PLEASE tell me where the heck this came from when the REF stops the play after we had just started to run a play the ball is in play and no sign of any review going on until the ref says "Oh I just got buzzed" as he was gesturing at his "buzzer" and that is when it was called "NO PLAY" and the 12 seonds were added back to the clock, this ref team looked like the keystone cops, the whole end of that game was laughable because when Tennessee F"ed UP when ther were only 85 or 90 seconds left and HAD THE BALL and turn around and GIVE the DAMN refs an opening to not let NC lose this game was just about too much to watch, and what is up with LINCOLN? Are we trying to find another kicker that maybe fits the mold of FUAD, JEFF, WILHOIT or the Barefoot kicker what was hgis name? I hope so. GO VOLS
What must Kansas State fans have thought?
If any Wildcat faithful had stayed tuned into ESPN after their own team was jobbed with a letter-of-the-law, Barney Fife-ish, ticky-tack call in the Pinstripe Bowl, they must’ve been sickened by what they saw.
First, the Pinstripe Fiasco: K-State receiver Adrian Hillborn scored on a 30-yard touchdown catch-and-run with little more than a minute to play. When he reached the back of the end zone, he gave a very quick salute to the crowd. Two Big Ten officials tossed their flags over the unsportsmanlike act and the Wildcats were forced to try a game-tying two-point conversion attempt from 18 yards away. They failed. And Syracuse won.
Now we usually defend officials around here because everyone picks on them. They pick on them so much that we now have more letter-of-the-law calls being made. That’s not a good thing. Refs should be able to use their judgement as to when a foul impacts play or deserves to be penalized.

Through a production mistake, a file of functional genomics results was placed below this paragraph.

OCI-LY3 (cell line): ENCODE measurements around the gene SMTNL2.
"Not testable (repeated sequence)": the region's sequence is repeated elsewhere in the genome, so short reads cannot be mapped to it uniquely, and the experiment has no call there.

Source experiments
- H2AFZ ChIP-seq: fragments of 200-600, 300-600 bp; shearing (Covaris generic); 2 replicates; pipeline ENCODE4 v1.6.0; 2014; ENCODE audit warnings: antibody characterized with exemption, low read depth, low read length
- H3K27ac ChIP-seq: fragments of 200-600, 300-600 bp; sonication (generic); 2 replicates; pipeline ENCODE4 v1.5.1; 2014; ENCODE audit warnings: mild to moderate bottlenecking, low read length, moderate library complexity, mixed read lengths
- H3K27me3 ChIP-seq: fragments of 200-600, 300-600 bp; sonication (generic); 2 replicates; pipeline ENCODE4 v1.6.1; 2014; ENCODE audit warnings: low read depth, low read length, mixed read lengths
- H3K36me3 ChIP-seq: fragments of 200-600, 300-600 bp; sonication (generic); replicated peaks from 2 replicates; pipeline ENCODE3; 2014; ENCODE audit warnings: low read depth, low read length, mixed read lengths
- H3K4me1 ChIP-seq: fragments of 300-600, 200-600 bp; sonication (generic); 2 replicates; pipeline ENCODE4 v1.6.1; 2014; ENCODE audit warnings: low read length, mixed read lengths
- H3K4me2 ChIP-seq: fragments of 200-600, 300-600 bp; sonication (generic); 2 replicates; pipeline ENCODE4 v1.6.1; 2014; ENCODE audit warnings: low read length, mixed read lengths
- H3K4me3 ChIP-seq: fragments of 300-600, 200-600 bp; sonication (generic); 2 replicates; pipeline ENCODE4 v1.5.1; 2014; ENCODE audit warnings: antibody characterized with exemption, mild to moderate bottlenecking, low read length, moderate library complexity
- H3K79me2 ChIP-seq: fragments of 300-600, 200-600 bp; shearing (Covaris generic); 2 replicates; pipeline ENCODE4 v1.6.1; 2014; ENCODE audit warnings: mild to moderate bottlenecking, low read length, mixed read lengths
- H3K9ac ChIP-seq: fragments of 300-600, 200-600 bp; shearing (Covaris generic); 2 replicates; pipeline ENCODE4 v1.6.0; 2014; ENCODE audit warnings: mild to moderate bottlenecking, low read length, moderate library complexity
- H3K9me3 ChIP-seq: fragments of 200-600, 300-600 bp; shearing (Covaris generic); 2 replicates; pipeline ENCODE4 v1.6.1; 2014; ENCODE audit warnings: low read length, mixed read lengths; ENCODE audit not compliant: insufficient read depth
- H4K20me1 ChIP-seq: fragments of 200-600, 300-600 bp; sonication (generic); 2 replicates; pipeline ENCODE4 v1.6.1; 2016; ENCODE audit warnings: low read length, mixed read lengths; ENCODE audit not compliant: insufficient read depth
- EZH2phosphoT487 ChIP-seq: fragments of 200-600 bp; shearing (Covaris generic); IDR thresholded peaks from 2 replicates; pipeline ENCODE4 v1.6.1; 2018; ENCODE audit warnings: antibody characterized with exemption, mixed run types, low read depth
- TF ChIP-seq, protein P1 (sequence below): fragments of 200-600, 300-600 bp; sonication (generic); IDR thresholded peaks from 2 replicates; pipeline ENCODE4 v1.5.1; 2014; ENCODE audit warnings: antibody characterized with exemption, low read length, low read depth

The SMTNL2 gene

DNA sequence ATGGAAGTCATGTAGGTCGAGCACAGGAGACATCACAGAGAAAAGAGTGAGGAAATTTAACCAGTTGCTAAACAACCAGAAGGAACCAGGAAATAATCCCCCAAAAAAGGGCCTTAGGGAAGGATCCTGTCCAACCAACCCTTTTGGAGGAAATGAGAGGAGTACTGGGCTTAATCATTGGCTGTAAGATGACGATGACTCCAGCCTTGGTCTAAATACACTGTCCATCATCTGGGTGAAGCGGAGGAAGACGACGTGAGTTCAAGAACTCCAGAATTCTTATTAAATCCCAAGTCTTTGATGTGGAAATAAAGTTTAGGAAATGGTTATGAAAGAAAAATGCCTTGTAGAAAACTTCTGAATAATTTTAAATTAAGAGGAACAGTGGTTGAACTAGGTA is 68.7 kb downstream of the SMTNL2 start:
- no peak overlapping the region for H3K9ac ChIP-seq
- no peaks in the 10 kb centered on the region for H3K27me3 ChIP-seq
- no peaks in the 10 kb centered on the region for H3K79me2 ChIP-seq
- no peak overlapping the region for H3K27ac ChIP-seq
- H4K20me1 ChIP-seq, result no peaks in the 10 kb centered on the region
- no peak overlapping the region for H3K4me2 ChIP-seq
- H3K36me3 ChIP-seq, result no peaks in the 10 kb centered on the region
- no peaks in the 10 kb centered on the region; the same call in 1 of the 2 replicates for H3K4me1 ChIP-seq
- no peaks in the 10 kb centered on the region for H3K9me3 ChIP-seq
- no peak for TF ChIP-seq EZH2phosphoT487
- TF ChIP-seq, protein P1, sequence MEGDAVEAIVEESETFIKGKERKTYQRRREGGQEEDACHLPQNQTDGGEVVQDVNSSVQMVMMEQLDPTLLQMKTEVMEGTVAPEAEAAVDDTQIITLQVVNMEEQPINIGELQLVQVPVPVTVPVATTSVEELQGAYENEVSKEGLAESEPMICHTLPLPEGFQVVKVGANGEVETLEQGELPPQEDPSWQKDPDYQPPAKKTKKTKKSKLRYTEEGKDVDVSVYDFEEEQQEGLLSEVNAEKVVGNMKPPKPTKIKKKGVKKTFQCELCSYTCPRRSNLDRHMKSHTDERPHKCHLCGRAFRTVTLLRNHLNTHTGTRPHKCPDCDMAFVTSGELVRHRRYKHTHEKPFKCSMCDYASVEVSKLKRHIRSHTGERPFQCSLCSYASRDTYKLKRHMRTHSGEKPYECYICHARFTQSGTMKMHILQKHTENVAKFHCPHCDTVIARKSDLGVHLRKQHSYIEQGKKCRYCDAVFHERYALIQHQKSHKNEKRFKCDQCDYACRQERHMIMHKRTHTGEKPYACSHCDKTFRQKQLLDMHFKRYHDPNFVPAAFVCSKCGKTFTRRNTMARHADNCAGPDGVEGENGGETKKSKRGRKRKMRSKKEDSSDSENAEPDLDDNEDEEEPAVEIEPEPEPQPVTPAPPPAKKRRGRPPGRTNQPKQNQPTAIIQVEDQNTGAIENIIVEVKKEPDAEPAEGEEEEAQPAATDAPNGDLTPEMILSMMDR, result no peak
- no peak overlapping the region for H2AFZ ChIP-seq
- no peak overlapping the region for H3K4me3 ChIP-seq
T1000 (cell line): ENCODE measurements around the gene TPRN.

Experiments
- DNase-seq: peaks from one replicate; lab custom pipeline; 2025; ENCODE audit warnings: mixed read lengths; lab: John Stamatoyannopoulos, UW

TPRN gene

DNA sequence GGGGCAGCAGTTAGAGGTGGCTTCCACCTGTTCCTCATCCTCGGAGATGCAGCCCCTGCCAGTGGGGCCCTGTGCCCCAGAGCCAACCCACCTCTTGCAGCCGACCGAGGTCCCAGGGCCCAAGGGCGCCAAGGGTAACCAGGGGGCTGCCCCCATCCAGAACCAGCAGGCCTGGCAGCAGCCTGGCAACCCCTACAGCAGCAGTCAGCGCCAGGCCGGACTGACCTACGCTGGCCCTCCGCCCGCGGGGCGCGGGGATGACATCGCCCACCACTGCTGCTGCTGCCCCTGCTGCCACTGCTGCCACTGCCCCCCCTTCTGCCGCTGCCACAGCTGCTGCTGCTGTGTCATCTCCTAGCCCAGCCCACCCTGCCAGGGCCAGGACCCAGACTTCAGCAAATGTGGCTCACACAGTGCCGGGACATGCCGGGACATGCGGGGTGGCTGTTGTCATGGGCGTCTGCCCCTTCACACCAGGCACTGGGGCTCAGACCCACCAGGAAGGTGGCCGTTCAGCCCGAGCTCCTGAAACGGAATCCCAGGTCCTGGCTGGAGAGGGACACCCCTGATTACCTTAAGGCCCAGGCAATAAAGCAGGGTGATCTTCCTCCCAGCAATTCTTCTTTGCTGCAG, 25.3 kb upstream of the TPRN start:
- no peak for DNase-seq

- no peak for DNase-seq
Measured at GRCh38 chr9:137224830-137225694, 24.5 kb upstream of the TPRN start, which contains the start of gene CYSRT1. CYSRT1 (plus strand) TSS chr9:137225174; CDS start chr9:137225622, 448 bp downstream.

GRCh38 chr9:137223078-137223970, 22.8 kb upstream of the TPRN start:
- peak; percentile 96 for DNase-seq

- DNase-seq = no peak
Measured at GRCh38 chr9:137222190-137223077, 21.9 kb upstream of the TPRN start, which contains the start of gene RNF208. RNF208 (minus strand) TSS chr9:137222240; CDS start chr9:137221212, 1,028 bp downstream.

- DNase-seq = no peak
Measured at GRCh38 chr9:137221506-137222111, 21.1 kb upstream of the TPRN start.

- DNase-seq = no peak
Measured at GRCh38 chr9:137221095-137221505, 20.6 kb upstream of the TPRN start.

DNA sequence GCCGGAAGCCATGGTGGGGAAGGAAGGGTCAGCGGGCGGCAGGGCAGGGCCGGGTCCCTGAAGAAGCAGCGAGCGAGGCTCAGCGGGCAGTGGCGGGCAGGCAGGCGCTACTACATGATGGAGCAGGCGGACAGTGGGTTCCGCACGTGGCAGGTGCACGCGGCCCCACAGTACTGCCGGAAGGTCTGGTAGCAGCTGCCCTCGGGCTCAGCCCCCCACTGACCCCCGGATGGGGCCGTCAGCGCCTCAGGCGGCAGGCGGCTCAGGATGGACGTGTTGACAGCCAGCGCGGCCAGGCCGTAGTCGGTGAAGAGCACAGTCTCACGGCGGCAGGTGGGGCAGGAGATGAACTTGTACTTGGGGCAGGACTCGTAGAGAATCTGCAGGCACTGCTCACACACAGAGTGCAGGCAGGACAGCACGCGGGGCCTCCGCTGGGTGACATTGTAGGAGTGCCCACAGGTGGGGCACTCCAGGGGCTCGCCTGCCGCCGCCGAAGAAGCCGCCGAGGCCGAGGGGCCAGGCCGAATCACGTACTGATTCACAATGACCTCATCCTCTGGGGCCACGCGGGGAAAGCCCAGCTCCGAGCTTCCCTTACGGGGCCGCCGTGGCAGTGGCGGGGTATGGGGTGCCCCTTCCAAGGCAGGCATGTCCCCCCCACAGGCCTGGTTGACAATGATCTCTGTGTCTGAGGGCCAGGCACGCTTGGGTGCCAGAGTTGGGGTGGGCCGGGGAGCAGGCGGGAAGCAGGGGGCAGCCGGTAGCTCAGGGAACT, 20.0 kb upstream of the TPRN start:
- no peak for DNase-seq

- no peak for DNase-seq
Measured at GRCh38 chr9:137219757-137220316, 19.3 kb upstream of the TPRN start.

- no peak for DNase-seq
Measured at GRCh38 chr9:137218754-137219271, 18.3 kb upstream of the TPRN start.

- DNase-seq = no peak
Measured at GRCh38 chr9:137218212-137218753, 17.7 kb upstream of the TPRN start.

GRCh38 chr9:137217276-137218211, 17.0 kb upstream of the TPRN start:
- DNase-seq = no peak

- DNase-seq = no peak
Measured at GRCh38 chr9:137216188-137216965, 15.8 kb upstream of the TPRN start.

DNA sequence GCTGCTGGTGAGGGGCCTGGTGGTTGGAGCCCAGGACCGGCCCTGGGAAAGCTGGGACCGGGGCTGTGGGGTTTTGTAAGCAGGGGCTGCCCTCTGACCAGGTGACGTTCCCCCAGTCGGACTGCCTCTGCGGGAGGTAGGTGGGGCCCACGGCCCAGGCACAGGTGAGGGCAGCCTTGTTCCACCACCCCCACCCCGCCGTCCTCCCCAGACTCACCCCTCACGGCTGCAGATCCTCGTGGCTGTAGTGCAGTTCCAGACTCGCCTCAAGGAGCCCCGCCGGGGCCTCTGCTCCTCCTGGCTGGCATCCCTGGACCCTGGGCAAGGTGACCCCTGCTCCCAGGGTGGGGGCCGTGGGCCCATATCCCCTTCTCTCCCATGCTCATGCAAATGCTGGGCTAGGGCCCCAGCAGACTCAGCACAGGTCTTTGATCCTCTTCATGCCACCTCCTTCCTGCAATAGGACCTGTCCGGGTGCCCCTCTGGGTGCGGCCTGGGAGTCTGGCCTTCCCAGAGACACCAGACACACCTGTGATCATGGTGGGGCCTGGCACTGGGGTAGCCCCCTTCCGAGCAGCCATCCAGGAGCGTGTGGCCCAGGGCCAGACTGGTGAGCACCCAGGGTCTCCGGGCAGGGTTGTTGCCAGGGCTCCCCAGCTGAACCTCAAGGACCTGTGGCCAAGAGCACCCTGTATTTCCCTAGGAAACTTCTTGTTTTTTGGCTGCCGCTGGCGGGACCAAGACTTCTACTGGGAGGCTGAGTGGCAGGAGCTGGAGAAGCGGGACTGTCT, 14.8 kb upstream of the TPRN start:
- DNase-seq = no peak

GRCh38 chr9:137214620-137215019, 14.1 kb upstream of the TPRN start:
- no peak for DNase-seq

Hillborn’s short, impromptu salute did not deserve a flag.
But in the very next game — Tennessee versus North Carolina in the Music City Bowl — Vol players were running through premeditated gestures for the full sixty minutes… actually more if you include two overtime periods.
Kansas State fans had to be scratching their heads over what really constitutes unsportsmanlike conduct. ESPN’s broadcasters certainly were.
* After touchdowns (and even after some run of the mill first-down completions), quarterback Tyler Bray and his receivers did their “loco” finger roll move, something they’ve been doing after big plays for five games now. The gesture was “inspired” by a rap video.
* After a touchdown pass from Bray to Gerald Jones, both players gave saluting gestures to the crowd. Their salutes were longer than Hillborn’s, by the way.
* After a touchdown pass from Bray to Da’Rick Rogers, the freshman wideout gestured to the crowd as though he were showing off a title belt.
And yet nary a flag flew. The real oddity? Like the Kansas State game, a Big Ten officiating crew was working Tennessee’s contest.
How can a quick, unplanned salute in a game-changing moment be flagged while numerous planned celebrations throughout another game are ignored? By officials from the same league?
It seems the NCAA has a little teaching to do this offseason.
As for the Vols, while the officials didn’t punish UT for their taunts, the football gods did. After tossing an overtime touchdown pass to tie the game at 27, Bray was caught by ESPN cameras turning to the North Carolina bench and giving a two-handed throat slash gesture (photo at left).
Predictably, less than 10 minutes later Bray was teary-eyed on his own sideline after tossing an interception that wound up being a game-loser for his Vols. Hello, Karma.
For a team that finished 6-7 and never beat an FBS team with a winning record, Tennessee’s players have apparently spent quite a bit of time working on their gestures, celebrations and taunts.
Maybe next year the Vols should spend more time on boring ol’ blocking and tackling.